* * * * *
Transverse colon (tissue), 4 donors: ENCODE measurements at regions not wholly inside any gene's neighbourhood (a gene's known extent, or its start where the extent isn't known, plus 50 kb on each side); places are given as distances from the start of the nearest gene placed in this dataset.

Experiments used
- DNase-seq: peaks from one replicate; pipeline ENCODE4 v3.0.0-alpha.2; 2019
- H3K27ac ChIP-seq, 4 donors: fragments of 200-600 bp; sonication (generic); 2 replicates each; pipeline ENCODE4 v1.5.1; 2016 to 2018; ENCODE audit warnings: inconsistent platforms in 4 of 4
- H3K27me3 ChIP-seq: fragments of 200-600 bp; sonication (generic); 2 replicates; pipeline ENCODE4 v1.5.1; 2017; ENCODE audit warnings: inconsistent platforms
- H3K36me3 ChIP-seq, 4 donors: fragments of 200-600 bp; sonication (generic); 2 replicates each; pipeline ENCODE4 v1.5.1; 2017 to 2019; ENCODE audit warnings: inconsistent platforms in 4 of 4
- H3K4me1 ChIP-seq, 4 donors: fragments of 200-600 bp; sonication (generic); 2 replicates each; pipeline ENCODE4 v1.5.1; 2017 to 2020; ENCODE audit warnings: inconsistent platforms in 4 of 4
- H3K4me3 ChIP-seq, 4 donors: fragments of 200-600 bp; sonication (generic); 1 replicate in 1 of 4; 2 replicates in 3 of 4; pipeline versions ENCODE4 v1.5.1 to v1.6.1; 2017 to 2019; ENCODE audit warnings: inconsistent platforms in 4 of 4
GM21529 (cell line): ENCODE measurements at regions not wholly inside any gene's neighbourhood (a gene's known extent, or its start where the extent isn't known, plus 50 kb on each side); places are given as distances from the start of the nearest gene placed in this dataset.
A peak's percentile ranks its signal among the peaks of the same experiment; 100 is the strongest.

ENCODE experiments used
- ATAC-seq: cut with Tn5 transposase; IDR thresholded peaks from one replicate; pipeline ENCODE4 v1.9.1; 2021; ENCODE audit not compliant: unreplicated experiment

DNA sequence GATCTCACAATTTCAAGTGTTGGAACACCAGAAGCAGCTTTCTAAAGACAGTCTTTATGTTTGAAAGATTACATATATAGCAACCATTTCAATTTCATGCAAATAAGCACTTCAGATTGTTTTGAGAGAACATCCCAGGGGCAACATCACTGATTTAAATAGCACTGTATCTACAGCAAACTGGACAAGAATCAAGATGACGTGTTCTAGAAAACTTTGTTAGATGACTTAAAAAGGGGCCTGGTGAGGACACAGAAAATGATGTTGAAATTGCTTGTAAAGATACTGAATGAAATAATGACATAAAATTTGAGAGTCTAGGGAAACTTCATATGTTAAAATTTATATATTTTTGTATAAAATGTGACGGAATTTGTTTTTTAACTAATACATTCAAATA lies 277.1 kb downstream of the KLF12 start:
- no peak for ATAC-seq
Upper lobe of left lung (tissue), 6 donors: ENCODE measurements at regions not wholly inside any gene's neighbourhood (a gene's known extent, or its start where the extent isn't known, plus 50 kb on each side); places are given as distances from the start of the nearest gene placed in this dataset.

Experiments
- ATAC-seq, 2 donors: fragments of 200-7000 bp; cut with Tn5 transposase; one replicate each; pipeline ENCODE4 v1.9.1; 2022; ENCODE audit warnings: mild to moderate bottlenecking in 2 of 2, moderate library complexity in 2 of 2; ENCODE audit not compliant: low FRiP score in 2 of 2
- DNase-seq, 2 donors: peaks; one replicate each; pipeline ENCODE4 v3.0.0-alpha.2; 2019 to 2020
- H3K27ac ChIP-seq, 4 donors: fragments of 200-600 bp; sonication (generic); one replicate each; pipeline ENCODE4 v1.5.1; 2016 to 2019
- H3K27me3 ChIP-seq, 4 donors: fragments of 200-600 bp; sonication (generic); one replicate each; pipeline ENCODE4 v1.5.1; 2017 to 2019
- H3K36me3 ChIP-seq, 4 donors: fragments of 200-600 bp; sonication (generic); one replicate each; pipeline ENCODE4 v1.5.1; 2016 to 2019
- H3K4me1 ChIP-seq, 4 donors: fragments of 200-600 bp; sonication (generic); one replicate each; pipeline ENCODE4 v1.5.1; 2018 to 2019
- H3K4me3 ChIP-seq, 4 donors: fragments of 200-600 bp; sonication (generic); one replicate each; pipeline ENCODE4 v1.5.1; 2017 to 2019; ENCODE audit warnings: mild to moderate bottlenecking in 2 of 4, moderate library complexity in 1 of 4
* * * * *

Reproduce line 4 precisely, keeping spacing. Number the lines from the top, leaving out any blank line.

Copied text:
- H3K27ac ChIP-seq, 4 donors: fragments of 200-600 bp; sonication (generic); 2 replicates each; pipeline ENCODE4 v1.5.1; 2016 to 2018; ENCODE audit warnings: inconsistent platforms in 4 of 4